|Image:||Koninklijke Tichelaar Makkum|
The contractor Frans Haks, who was Museum Director at the time, and the architect and designer Alessandro Mendini created a true monument of post-modernism in the water of the connecting canal on the edge of Groningen city centre. The decoration on the section developed by Mendini himself is blatantly obvious in the form of the pattern on the façade (Philippe Starck and Coop Himmelb(l)au were also responsible for sections of the museum). This pattern harks back to the embellishments on Mendini‘s most famous armchair design – the Proust Armchair in 1978 – in which the decoration is based on enlargements of a pointillist painting by Paul Signac. (There is hardly any better proof of the fact that originality is concealed by intelligence in post-modernism than simply by referring to the past.)
When the museum was built in the early 1990s, this pattern was photo-printed onto laminate. The effects of sunlight however caused the print to all but practically fade.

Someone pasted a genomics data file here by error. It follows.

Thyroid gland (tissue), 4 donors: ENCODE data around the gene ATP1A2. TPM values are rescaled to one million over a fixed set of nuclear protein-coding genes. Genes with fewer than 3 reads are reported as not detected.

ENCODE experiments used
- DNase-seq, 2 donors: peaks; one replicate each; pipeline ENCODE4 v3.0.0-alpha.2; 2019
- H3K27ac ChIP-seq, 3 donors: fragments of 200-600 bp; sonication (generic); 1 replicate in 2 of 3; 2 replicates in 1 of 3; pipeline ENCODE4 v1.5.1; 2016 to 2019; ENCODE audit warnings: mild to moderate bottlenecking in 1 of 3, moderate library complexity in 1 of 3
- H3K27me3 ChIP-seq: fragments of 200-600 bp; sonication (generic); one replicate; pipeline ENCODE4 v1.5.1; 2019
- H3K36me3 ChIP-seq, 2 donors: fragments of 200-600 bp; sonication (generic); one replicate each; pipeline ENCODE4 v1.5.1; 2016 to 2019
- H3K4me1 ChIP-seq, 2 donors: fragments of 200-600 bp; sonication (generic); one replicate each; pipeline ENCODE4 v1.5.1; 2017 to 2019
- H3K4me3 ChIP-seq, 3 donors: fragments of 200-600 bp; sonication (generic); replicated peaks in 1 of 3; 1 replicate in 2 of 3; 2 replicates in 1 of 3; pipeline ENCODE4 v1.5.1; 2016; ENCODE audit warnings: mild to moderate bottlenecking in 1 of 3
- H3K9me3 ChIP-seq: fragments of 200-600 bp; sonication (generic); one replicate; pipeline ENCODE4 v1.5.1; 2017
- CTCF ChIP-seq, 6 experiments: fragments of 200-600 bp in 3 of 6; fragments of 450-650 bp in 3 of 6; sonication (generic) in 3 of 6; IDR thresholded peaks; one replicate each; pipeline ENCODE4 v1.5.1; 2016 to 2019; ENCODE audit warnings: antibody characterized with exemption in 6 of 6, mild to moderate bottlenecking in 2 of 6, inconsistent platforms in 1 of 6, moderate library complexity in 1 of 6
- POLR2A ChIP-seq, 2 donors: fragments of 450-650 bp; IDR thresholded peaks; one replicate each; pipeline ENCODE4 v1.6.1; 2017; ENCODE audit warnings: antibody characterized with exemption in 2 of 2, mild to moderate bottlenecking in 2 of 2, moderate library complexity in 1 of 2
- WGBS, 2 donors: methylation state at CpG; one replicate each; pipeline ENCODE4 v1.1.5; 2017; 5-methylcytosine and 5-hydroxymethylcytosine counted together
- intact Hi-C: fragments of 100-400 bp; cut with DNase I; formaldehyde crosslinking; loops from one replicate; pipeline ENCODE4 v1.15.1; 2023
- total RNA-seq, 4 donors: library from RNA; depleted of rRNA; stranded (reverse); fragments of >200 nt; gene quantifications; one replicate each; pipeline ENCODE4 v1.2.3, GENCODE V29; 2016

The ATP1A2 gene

During the course of recent renovations of the museum building, a colourful alternative was chosen comprising ceramic tiles manufactured by AGROB BUCHTAL in collaboration with Koninklijke Tichelaar in Makkum. Tichelaar is a well-known Dutch company which not only manufactures special decorative stoneware, often collaborating with outstanding artists and designers, but is also involved in all kinds of building projects. In this case, the Signac pattern by Alessandro Mendini, the leading architect of the museum building, was realised in a silkscreen glaze on large-format tiles (KerAion system) measuring max.1.28 x 1.28 metres and manufactured by AGROB BUCHTAL. Enabling the Signac pattern to once again undergo a metamorphosis.